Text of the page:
Years later, in 1944, Colonel William Salman, then director of the Port of La Havre, the major landing site for troops after D Day, asked his wife, Frances and his friend and business associate, Tex Grauer, to find a ranch where he could move his young family to safety after the War. Most of his family were murdered in the death camps of the Third Reich. They found the land at La Cueva, and the family moved in 1945 after Colonel Salman came back from World War II. By 1950 Colonel Salman had reunited the five separate properties to restore the original Romero Land Grant of 32,000 acres. Like Vincente. he loved the land, nurtured and nourished it, and integrated himself and his family into the community of Mora, Las Vegas, and northern NM.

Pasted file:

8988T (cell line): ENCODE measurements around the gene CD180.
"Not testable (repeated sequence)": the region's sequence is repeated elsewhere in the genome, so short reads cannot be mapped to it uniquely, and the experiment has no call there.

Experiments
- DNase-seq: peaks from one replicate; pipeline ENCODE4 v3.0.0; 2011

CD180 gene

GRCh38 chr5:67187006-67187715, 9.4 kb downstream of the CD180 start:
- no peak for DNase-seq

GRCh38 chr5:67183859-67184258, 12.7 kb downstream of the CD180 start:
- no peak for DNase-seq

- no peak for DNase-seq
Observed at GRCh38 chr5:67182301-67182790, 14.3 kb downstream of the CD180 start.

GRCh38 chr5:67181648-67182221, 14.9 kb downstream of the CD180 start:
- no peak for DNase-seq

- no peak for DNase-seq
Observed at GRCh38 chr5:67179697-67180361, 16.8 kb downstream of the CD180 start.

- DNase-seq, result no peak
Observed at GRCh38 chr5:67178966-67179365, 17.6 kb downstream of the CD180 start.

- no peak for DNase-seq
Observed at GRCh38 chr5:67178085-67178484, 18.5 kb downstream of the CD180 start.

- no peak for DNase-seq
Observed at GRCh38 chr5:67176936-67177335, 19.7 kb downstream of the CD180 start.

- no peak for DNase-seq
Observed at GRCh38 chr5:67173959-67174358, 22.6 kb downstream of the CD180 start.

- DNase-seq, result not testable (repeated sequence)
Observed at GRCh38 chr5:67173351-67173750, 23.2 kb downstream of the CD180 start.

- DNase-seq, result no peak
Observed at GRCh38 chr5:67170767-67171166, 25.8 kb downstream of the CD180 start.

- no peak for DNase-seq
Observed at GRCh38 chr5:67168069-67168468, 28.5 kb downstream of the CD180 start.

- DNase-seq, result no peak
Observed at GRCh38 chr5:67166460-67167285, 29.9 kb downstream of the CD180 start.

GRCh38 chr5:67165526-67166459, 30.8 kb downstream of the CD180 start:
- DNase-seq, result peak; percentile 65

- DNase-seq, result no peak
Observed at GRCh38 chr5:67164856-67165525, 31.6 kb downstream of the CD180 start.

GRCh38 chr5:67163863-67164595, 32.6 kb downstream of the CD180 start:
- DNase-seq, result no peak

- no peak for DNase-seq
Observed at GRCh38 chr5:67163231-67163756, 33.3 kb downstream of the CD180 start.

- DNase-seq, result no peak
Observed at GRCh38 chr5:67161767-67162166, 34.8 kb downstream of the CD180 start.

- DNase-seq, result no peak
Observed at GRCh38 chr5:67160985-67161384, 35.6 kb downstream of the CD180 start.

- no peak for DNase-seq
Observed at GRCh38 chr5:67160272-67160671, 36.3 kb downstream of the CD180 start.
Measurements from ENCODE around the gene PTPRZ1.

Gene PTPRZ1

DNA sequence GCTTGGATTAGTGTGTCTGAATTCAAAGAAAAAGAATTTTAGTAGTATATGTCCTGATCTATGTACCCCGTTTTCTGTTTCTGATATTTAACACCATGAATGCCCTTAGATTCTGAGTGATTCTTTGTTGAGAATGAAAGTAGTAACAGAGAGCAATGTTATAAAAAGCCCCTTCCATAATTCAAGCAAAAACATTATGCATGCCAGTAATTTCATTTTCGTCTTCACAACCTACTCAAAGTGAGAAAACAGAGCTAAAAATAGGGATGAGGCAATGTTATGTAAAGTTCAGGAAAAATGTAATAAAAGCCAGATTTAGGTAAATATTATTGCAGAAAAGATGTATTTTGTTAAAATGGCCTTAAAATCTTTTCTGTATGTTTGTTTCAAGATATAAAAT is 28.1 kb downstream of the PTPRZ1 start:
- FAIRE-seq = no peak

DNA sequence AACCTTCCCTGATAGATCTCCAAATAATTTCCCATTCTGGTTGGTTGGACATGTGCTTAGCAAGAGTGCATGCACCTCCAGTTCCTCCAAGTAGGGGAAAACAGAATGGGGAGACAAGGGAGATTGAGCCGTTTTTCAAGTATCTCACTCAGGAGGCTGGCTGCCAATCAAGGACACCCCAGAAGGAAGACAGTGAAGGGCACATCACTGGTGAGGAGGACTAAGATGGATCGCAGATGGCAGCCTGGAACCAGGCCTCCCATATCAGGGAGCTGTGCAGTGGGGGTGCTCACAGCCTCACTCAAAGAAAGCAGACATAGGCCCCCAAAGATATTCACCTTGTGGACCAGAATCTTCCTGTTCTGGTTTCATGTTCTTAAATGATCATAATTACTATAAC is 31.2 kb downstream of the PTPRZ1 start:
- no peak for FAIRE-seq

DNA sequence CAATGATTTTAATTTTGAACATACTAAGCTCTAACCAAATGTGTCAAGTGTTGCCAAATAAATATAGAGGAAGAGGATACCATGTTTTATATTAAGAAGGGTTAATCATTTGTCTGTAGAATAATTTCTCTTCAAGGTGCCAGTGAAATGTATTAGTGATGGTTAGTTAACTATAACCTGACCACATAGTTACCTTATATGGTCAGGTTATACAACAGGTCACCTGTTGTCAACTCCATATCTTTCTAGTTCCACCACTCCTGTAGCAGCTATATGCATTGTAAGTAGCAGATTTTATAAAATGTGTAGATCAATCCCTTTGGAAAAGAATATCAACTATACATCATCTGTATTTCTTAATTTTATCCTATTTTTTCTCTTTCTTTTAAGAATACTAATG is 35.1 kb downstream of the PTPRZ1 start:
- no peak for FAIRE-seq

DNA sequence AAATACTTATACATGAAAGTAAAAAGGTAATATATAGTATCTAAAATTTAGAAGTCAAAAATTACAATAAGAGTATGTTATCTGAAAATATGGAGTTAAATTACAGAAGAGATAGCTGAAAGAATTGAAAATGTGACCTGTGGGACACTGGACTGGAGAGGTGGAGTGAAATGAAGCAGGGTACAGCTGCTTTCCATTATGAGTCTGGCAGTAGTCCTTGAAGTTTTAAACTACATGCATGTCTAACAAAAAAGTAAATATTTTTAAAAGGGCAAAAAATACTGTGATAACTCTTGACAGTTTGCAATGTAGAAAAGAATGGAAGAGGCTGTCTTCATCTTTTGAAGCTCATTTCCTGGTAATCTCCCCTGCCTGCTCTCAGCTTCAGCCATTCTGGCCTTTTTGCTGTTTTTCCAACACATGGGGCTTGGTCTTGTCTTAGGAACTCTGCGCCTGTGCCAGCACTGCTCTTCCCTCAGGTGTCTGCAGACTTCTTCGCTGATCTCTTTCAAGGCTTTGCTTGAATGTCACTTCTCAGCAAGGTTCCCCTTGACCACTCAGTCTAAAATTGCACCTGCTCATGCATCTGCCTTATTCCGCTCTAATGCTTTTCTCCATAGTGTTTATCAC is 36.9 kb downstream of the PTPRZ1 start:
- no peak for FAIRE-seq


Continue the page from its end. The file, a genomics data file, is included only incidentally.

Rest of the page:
Colonel Salman had two sons, William and David, and a daughter, Frances. David managed the Ranch for 40 years and was elected to the New Mexico State Legislature where he was the Majority Leader in the House for over a decade. His legacy was a continuation of Colonel Salman's values: like his father he was a conservationist, and he sponsored legislation that protected the land and its resources. When he retired, his younger sister, Frances, took over as Managing Partner. Frances continued to promote and protect the family values and land until it was sold in 2016.